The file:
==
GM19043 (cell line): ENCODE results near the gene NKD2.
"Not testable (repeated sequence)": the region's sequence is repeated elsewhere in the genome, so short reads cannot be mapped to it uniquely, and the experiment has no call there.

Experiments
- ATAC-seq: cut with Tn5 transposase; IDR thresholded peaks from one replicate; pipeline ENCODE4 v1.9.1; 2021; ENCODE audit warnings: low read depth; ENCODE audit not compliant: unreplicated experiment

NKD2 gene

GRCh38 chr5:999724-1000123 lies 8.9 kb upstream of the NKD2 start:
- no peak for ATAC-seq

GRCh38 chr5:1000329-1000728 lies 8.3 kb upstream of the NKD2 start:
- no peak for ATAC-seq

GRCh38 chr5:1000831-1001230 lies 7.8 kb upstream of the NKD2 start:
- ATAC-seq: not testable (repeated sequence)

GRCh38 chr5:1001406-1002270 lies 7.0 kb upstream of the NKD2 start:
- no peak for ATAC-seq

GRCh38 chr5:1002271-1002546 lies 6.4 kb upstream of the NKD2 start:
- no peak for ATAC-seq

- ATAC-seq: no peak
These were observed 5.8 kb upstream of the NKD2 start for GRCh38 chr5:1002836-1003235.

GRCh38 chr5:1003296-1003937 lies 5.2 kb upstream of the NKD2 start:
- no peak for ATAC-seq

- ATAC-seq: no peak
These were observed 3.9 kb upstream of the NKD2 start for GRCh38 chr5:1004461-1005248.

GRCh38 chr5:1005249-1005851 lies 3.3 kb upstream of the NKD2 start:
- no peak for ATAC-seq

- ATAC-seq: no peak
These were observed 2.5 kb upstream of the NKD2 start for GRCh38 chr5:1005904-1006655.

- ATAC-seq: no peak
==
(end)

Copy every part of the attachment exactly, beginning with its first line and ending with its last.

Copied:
GM19043 (cell line): ENCODE results near the gene NKD2.
"Not testable (repeated sequence)": the region's sequence is repeated elsewhere in the genome, so short reads cannot be mapped to it uniquely, and the experiment has no call there.

Experiments
- ATAC-seq: cut with Tn5 transposase; IDR thresholded peaks from one replicate; pipeline ENCODE4 v1.9.1; 2021; ENCODE audit warnings: low read depth; ENCODE audit not compliant: unreplicated experiment

NKD2 gene

GRCh38 chr5:999724-1000123 lies 8.9 kb upstream of the NKD2 start:
- no peak for ATAC-seq

GRCh38 chr5:1000329-1000728 lies 8.3 kb upstream of the NKD2 start:
- no peak for ATAC-seq

GRCh38 chr5:1000831-1001230 lies 7.8 kb upstream of the NKD2 start:
- ATAC-seq: not testable (repeated sequence)

GRCh38 chr5:1001406-1002270 lies 7.0 kb upstream of the NKD2 start:
- no peak for ATAC-seq

GRCh38 chr5:1002271-1002546 lies 6.4 kb upstream of the NKD2 start:
- no peak for ATAC-seq

- ATAC-seq: no peak
These were observed 5.8 kb upstream of the NKD2 start for GRCh38 chr5:1002836-1003235.

GRCh38 chr5:1003296-1003937 lies 5.2 kb upstream of the NKD2 start:
- no peak for ATAC-seq

- ATAC-seq: no peak
These were observed 3.9 kb upstream of the NKD2 start for GRCh38 chr5:1004461-1005248.

GRCh38 chr5:1005249-1005851 lies 3.3 kb upstream of the NKD2 start:
- no peak for ATAC-seq

- ATAC-seq: no peak
These were observed 2.5 kb upstream of the NKD2 start for GRCh38 chr5:1005904-1006655.

- ATAC-seq: no peak